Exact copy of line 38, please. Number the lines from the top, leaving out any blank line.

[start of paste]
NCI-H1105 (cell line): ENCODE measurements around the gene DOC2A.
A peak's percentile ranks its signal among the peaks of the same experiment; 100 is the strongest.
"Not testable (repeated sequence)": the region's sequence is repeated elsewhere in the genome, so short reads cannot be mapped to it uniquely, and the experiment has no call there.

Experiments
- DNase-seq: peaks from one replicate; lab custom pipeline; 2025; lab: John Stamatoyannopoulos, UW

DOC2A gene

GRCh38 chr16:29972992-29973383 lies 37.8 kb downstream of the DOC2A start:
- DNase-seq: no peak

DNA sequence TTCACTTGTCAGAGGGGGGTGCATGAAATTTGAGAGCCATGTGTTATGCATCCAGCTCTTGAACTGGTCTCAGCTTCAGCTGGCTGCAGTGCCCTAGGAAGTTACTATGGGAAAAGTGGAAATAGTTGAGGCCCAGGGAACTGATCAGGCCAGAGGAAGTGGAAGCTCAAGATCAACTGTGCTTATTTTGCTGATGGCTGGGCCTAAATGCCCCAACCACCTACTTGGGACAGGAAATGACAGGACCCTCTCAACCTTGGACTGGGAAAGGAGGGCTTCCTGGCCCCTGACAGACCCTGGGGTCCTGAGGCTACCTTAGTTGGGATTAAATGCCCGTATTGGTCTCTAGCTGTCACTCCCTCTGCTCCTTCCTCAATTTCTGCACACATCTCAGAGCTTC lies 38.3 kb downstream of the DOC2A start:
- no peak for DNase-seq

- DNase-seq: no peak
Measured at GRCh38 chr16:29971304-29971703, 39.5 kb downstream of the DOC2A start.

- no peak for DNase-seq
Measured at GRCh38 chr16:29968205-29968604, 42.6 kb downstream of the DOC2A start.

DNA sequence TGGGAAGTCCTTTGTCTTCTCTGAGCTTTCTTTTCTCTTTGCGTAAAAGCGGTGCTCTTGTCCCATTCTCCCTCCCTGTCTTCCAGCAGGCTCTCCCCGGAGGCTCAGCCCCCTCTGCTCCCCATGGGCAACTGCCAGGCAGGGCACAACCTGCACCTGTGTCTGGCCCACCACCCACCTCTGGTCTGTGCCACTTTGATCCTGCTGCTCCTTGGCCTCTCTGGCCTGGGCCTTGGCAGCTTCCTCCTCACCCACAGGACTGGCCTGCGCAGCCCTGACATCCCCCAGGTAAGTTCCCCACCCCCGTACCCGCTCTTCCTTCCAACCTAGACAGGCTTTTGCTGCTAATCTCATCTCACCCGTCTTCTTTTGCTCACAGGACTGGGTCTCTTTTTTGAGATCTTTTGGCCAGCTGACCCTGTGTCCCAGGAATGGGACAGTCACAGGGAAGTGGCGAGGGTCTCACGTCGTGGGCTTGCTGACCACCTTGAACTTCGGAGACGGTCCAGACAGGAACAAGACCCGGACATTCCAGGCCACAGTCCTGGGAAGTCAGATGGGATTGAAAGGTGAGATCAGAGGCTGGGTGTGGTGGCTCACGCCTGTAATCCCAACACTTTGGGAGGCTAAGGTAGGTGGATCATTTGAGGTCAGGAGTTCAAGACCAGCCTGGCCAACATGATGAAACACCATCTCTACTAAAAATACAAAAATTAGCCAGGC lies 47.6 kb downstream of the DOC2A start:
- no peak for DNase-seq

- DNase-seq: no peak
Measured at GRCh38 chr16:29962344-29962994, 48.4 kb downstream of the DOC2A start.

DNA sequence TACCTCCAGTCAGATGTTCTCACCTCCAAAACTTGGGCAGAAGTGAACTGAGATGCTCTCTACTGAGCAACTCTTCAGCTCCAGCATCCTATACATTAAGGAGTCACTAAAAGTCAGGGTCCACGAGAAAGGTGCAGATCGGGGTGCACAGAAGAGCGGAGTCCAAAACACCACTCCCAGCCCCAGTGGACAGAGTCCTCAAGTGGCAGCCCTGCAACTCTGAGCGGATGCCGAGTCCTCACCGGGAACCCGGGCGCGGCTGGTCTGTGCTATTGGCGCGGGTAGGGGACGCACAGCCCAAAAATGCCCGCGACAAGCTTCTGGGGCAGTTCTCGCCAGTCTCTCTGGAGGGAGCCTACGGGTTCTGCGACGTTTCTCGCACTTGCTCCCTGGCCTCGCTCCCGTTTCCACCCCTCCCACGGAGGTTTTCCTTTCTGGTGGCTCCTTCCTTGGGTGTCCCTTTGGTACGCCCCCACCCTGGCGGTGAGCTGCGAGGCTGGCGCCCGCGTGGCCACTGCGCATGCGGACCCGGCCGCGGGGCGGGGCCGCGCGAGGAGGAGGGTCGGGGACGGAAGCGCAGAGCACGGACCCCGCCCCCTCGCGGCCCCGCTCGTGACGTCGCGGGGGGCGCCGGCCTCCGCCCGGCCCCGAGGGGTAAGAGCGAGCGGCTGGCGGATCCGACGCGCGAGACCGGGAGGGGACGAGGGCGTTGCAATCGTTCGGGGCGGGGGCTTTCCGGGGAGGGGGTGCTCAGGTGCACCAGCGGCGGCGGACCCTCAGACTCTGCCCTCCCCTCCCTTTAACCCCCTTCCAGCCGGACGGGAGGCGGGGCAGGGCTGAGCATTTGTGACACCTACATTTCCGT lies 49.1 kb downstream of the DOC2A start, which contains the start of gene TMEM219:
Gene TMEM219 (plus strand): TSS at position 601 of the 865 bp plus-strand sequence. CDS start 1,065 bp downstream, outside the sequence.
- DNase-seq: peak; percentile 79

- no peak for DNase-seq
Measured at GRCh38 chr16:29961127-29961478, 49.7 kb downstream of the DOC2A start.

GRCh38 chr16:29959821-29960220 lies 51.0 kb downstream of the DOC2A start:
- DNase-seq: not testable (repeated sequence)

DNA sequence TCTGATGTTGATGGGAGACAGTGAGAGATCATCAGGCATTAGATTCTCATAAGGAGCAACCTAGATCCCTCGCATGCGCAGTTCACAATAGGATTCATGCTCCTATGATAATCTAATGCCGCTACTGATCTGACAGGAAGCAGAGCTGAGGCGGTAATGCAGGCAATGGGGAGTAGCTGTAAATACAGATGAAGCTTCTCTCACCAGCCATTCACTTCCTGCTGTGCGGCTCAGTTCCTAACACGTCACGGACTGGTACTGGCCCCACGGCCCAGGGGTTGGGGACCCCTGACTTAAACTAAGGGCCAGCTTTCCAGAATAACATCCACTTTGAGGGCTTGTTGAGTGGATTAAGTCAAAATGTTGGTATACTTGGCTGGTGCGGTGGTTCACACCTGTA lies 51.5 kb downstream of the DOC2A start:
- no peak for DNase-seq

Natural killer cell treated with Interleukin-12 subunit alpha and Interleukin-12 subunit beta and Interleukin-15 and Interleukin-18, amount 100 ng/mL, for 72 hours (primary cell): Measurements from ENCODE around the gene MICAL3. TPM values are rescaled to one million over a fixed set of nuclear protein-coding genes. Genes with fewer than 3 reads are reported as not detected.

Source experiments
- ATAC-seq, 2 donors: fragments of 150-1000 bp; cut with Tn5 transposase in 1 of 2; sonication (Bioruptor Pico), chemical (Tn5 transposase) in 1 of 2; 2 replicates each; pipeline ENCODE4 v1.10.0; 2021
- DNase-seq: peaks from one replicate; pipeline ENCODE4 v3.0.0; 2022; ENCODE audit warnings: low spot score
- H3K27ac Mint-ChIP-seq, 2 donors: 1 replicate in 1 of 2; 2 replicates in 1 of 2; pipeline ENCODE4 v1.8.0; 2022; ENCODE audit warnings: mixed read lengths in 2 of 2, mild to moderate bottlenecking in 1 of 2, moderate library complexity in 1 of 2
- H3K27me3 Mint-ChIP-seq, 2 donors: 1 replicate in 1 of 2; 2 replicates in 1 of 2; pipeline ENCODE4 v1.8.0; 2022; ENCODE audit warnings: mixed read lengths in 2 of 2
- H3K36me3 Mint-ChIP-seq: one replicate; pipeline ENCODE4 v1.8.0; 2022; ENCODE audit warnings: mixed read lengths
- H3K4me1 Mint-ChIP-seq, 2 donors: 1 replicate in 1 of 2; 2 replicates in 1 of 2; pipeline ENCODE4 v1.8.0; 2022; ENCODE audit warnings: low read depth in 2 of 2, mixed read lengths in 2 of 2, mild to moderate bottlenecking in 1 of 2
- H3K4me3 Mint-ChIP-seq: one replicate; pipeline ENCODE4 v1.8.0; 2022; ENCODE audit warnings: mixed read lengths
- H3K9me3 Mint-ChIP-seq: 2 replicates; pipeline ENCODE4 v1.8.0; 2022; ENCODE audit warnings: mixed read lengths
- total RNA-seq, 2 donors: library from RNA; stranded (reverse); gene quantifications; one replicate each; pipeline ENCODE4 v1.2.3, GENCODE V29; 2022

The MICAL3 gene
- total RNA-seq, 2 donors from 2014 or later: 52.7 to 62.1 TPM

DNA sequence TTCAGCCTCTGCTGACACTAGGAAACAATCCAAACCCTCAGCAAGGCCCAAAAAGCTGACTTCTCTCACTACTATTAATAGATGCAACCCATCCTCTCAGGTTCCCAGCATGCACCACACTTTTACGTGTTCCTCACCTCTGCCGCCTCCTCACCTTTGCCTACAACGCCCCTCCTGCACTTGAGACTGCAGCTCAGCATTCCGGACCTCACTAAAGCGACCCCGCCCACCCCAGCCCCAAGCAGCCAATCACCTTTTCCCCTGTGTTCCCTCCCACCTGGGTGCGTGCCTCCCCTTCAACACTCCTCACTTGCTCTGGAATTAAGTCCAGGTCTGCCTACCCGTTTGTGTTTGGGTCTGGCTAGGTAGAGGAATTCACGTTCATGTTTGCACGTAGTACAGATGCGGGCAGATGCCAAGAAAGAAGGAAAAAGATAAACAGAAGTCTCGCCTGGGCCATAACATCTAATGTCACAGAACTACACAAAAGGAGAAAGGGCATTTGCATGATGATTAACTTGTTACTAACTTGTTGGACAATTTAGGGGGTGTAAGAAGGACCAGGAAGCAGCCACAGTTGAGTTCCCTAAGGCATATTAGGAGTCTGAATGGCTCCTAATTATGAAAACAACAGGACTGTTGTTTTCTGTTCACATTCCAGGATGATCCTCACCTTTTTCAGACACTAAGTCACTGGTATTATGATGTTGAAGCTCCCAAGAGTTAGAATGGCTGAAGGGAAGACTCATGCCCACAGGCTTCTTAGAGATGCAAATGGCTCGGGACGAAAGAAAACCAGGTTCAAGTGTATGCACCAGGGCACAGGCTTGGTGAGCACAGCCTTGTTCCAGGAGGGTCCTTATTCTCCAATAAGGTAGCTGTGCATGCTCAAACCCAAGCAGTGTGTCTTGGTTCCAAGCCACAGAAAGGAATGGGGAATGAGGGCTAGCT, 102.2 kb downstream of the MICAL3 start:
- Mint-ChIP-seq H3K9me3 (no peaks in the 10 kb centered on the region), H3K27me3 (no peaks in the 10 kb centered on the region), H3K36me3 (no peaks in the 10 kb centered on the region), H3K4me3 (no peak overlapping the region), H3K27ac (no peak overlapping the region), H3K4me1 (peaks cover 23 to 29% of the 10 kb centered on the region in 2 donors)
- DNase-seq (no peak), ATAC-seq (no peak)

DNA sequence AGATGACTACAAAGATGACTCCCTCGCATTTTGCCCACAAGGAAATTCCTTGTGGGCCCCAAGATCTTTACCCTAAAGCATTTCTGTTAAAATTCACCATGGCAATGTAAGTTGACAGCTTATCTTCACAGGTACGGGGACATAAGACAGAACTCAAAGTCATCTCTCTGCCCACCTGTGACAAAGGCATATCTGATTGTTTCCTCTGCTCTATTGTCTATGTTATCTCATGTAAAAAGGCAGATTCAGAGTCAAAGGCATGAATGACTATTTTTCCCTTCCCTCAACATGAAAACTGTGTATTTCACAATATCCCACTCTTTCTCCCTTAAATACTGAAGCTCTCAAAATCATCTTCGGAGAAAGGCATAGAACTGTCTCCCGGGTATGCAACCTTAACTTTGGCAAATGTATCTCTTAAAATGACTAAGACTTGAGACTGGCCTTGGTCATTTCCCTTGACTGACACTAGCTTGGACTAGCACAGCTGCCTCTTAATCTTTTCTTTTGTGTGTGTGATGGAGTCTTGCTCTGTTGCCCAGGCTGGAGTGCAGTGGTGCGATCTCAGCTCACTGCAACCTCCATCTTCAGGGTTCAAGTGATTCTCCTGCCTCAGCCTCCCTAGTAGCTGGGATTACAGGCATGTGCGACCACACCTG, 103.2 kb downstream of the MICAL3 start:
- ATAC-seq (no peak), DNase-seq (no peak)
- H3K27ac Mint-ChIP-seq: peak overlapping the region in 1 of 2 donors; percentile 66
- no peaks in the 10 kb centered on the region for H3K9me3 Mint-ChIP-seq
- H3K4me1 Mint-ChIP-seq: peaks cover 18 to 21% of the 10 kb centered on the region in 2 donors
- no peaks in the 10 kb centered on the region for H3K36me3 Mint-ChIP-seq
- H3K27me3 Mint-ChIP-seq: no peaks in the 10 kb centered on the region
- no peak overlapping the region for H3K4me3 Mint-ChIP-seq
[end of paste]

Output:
- total RNA-seq, 2 donors: library from RNA; stranded (reverse); gene quantifications; one replicate each; pipeline ENCODE4 v1.2.3, GENCODE V29; 2022